By On the occasion of our 20th anniversary
By Gustavo Arellano
By R. Scott Moxley
By Alfonso Delgado
By Courtney Hamilton
By Joel Beers
By Peter Maguire
By Charles Lam
Photo by Jack GouldWednesday, Dec. 8 And it came to pass in the land of Cracker (Georgia) that a child came bearing with him gifts of pipe, powder and shrapnel to his Christian academy. And yea, the schoolchildren and principal were amazed and troubled and called out to those on high, proclaiming, "Dude's got a bomb!" And the avenging angels came and did take the child, who said onto them, "Verily, I did not come bearing pipe bombs to blow up the school. Nay, if I had intended that, would not have I brought the other two sitting in the garage of my father's house?" And the child then astounded the assembled by telling them he had come bearing pipe bombs in order to sell them for 30 and five bucks so he could buy Christmas presents. And lo, how great the gnashing of teeth, well, tooth—Georgia—when the boy learned the reason he had to sell pipe bombs for money to buy presents was his parents had sold the family's presents in order to get money to buy him more pipe bombs. God bless us everyone.
Thursday, Dec. 9 Something. Wait, I'll remember. Nope, lost it.
Friday, Dec. 10 Bernard Kerik, George Bush's choice to be America's next great color coordinator—i.e., head of the office of Homeland Security—withdraws his name after it is revealed he may not have paid proper taxes on an undocumented worker who did some work around his home. As shocking as a wealthy white person hiring an undocumented worker is the fact that Congressman Christopher Cox, the Susan Lucci of government appointments, is not mentioned as a possible replacement for Kerik. Cox has made a career out of missing out on careers, having been mentioned but never chosen to be vice president, Supreme Court justice, CIA chief as well as a possible replacement for the guy who replenishes Donald Rumsfeld's bile. Undaunted, Cox is reportedly now interested in pursuing posts as either a cowboy, spaceman or fire truck.
Saturday, Dec. 11 I attended the big American Kennel Club's big-dog show in Long Beach, where I found scads of dogsand the comfortable shoes that love them. I had a great time, but a word of advice: if you ever attend a dog show, it's probably a good idea to zip it on the Best in Show references. "I don't get it," one woman told me when I did. "Everybody told me I had to see that movie, and when I did, I came out saying, 'So, what was funny about that?'" To which her husband, whose face could not have spelled out long suffering any more had he been Chris Cox's guidance counselor, barked, "Yeah, you don't think it's funny because it's your life." Woof. . . . USC quarterback Matt Leinert wins the Heisman Trophy, becoming the second Mater Dei High alum to win the award—Notre Dame's John Huarte being the first. Mater Dei becomes only the third high school able to make that boast, a boast pumped up by USC supporters who are giddy to point out Mater Dei now has twice as many Heisman winners as UCLA—though when they say it, it's in a torch-lit room surrounded by flying monkey butlers and accompanied with a "Bwahahahahahaha!" Now the question is whether Leinert will return for his senior season or if he'll jump to the NFL? Personally, I think he should go for the money. I mean, he's a left-handed quarterback from USC by way of Orange County, what could go wrong? . . . Attended the big Christmas boat parade in Huntington Harbor, where the consensus is that the parade started way too early for the mixed drinks to take effect and what is possibly Christmassy about a yacht blasting Van Halen and that MTV's Date My Mom is the most disturbing TV show since MTV's Rent My Sister and the WB's Seventh Heaven.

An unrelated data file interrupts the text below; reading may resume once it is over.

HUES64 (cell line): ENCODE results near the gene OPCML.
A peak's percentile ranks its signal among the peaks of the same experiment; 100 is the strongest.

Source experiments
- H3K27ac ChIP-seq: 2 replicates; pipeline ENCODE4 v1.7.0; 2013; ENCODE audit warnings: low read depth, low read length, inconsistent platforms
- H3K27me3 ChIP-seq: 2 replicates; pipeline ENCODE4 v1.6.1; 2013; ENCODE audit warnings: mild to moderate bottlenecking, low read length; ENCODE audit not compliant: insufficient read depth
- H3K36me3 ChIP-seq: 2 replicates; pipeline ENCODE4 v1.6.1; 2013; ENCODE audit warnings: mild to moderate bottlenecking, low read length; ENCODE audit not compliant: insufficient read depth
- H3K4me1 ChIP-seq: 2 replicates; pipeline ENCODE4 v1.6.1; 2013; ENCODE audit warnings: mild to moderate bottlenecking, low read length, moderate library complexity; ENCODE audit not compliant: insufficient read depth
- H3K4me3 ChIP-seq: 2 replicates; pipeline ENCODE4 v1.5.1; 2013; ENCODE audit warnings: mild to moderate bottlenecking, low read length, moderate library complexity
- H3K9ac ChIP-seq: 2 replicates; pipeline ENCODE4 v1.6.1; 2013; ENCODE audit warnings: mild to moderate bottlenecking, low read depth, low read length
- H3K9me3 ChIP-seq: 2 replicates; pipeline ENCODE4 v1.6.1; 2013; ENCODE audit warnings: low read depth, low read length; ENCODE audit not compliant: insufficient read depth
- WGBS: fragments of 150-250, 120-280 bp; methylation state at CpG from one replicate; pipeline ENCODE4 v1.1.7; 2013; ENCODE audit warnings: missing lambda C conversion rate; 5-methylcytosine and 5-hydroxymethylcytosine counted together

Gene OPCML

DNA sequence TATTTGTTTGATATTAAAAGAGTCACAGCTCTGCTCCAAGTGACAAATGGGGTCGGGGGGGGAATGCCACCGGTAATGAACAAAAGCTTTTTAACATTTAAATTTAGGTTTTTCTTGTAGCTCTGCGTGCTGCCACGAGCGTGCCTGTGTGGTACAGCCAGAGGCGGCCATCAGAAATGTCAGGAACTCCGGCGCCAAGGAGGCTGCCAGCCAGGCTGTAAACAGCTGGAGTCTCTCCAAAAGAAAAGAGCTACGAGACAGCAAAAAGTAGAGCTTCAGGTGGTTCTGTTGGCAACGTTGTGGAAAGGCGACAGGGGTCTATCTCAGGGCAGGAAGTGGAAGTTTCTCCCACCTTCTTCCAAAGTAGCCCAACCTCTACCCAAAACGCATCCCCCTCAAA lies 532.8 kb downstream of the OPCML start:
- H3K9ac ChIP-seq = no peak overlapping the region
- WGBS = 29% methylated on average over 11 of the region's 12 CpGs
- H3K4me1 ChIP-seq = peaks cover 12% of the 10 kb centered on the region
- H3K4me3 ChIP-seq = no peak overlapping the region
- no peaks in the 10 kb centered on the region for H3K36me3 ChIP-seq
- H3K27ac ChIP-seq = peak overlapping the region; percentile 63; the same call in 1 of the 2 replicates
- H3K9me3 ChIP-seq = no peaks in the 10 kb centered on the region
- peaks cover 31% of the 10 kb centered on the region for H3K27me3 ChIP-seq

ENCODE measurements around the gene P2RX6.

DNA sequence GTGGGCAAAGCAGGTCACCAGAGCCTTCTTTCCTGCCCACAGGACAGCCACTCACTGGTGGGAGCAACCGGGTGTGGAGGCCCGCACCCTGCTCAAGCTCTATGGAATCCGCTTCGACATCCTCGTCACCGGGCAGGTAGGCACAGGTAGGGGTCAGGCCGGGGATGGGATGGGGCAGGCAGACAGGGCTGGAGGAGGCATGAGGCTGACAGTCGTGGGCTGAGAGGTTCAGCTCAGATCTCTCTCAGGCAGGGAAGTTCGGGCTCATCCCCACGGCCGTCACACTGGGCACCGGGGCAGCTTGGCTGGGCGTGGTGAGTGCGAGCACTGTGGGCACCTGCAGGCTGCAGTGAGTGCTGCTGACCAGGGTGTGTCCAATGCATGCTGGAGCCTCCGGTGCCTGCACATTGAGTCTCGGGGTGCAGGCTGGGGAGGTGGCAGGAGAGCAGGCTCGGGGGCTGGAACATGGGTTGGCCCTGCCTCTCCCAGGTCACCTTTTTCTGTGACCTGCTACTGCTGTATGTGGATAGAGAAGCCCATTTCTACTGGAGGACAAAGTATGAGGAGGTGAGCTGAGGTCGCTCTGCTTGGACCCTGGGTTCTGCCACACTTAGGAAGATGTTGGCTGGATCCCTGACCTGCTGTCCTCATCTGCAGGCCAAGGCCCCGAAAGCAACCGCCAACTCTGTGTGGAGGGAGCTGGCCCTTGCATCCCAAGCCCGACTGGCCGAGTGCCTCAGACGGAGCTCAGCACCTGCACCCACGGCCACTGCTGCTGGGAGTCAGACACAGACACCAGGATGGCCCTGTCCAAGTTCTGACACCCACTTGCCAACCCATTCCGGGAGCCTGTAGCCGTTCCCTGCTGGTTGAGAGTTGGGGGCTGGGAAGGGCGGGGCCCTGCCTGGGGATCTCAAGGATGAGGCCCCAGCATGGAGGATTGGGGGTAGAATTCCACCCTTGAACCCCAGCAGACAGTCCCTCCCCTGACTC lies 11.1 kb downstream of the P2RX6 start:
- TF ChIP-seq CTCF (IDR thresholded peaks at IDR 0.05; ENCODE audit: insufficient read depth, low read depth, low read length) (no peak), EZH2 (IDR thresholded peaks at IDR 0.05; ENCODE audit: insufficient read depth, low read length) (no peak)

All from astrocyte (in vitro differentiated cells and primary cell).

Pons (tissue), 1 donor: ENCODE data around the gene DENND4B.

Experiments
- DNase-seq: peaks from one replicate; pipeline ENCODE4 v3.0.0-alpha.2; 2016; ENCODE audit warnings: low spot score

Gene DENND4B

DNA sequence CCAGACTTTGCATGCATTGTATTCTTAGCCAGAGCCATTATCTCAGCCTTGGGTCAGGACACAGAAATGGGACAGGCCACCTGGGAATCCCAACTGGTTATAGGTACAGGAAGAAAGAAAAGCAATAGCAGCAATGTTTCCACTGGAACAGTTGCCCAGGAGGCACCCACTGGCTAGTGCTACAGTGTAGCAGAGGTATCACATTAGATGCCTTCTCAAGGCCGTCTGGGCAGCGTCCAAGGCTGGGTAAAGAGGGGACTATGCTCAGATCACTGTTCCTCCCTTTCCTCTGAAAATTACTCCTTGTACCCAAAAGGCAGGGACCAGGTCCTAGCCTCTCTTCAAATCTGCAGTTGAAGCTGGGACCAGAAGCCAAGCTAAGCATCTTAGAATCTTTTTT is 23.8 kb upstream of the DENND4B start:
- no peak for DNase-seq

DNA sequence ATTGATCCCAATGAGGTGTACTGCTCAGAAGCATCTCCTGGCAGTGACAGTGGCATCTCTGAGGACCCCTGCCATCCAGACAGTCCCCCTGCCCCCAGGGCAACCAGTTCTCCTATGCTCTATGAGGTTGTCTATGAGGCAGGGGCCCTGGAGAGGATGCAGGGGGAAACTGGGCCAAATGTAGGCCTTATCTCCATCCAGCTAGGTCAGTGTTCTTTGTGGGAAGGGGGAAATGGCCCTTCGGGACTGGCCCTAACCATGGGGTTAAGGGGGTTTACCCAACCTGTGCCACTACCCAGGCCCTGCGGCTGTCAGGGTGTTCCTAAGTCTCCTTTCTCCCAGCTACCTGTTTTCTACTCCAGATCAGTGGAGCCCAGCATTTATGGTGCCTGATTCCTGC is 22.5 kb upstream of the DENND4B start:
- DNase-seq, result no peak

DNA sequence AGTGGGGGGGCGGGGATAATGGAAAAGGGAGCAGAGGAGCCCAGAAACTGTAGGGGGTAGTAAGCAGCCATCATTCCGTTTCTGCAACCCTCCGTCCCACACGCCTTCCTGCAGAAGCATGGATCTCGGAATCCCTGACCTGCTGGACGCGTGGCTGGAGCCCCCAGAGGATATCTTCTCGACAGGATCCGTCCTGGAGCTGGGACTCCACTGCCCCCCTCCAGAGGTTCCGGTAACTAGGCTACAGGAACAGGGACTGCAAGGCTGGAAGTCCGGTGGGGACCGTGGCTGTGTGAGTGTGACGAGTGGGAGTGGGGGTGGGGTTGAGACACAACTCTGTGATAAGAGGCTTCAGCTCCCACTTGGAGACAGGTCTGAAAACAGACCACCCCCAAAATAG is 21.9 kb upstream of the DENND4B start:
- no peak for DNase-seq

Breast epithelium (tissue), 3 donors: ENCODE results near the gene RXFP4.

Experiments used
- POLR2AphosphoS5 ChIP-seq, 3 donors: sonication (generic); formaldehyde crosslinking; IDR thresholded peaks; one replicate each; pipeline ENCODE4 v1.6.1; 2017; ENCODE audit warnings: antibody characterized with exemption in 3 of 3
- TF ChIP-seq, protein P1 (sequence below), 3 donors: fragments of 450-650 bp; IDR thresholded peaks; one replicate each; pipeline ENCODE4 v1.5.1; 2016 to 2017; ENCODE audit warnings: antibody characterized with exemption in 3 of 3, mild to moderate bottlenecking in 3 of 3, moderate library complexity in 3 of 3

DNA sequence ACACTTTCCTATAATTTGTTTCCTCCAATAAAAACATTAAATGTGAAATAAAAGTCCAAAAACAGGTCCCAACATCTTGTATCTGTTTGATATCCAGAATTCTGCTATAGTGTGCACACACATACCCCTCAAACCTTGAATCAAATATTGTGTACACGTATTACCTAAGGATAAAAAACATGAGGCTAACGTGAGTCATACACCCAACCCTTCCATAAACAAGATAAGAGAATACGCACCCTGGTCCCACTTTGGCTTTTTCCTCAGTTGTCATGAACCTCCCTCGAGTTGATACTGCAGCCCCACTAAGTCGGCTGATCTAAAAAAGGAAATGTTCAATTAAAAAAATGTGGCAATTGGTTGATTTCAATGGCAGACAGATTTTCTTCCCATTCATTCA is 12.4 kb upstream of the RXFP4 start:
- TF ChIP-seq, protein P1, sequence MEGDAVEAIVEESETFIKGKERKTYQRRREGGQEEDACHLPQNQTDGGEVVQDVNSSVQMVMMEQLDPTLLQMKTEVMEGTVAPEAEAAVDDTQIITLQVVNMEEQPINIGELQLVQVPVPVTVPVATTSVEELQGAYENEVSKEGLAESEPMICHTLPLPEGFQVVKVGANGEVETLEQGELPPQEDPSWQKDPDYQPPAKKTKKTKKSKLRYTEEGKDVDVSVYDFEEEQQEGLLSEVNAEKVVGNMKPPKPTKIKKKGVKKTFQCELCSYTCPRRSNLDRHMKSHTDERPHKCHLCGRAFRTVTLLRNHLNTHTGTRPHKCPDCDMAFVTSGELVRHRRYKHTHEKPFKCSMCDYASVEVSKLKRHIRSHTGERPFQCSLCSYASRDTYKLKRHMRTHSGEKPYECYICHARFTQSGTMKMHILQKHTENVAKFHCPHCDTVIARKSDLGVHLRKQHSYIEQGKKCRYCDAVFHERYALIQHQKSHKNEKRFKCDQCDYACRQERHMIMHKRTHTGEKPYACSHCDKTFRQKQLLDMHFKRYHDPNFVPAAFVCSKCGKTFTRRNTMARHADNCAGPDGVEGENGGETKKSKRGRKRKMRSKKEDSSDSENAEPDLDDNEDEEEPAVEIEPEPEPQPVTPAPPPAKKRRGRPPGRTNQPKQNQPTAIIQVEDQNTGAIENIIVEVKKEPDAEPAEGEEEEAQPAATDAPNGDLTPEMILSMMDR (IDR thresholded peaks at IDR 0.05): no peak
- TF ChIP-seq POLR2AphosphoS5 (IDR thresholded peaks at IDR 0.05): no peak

Sunday, Dec. 12 Another Orange County athlete, Newport Coast's Kobe Bryant, is in the news. T.J. Simers of the LA Times reports that Bryant's falling out with former Lakers teammate and "big brother" Karl Malone has less to do with Malone's injured knees and more to do with Malone's hitting on Bryant's wife, Vanessa. Bryant, saying he was defending the honor of his wife, you know, like when he defended her by buying her a $3 million ring, says he doesn't want Malone to rejoin the team, to which practically everybody else asks, "What team?" Bryant, who was once sold as the next coming of Michael Jordan, not only in talent but also in corporate-friendly temperament, has been revealed as a walking toxin, a vortex whose personality swallows and destroys relationships with parents, coaches, seven-foot franchise centers, guys named Karl and hotel employees, all of whom end up alienated, used and angry, though if they're lucky, they end up with a $3 million ring. (In the interest of full disclosure, I actually thought the Lakers—my all-time-favorite team—made the right choice in choosing Bryant over O'Neal, but I was completely wrong, as I was wrong when I wrote that O'Neal would never win an NBA championship and when I told anyone who would listen that the Lakers shouldn't draft Magic Johnson and should instead take Sidney Moncrief. Okay, I'm an idiot, as anyone at the dog show will attest.) Bryant has crossed into that netherworld where trouble finds him at every turn, a world inhabited by the likes of Dennis Rodman, John Daly and Mike Tyson. And at age 25, with a rape accusation and numerous wrecked relationships behind him, what is Kobe Bryant if not Mike Tyson without the self-effacing (and defacing) humor? And this will actually mean something, kids. Word is that the woman who accused him of rape is looking to change court venues to Southern California, possibly to Orange County, for the civil trial. This may have seemed foolhardy three months ago, but now? Is there a check big enough to hold all the zeros if the Miami Heat end up in the NBA Finals?